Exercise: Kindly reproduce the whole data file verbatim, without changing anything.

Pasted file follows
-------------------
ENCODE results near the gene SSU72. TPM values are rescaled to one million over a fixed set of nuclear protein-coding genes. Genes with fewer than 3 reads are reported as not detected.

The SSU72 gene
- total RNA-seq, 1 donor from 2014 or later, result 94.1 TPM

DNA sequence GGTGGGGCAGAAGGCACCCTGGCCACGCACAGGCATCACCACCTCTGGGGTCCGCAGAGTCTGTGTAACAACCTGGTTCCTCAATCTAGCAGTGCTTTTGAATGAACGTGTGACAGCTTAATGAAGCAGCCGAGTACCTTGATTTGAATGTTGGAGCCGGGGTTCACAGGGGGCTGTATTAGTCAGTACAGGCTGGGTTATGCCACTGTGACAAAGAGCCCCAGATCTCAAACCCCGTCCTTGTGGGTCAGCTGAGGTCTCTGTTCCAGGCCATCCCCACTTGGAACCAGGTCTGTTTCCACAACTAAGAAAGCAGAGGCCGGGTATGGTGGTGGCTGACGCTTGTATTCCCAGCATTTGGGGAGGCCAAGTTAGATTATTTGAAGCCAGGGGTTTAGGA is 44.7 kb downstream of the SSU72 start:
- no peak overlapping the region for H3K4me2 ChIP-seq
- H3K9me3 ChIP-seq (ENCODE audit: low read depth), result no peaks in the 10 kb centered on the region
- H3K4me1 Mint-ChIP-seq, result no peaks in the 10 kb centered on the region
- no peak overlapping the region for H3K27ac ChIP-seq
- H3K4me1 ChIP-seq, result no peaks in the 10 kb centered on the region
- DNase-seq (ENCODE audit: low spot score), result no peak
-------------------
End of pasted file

ENCODE results near the gene SSU72. TPM values are rescaled to one million over a fixed set of nuclear protein-coding genes. Genes with fewer than 3 reads are reported as not detected.

The SSU72 gene
- total RNA-seq, 1 donor from 2014 or later, result 94.1 TPM

DNA sequence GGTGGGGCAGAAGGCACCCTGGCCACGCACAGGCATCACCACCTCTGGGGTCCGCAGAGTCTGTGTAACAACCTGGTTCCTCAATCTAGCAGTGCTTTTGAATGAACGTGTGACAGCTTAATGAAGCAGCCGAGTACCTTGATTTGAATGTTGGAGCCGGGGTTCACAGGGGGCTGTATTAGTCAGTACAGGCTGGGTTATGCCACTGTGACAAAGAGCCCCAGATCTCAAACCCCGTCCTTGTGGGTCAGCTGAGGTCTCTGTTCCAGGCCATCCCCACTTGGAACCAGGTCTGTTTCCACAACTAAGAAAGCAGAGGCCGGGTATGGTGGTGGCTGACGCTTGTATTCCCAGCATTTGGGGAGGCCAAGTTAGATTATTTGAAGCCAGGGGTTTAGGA is 44.7 kb downstream of the SSU72 start:
- no peak overlapping the region for H3K4me2 ChIP-seq
- H3K9me3 ChIP-seq (ENCODE audit: low read depth), result no peaks in the 10 kb centered on the region
- H3K4me1 Mint-ChIP-seq, result no peaks in the 10 kb centered on the region
- no peak overlapping the region for H3K27ac ChIP-seq
- H3K4me1 ChIP-seq, result no peaks in the 10 kb centered on the region
- DNase-seq (ENCODE audit: low spot score), result no peak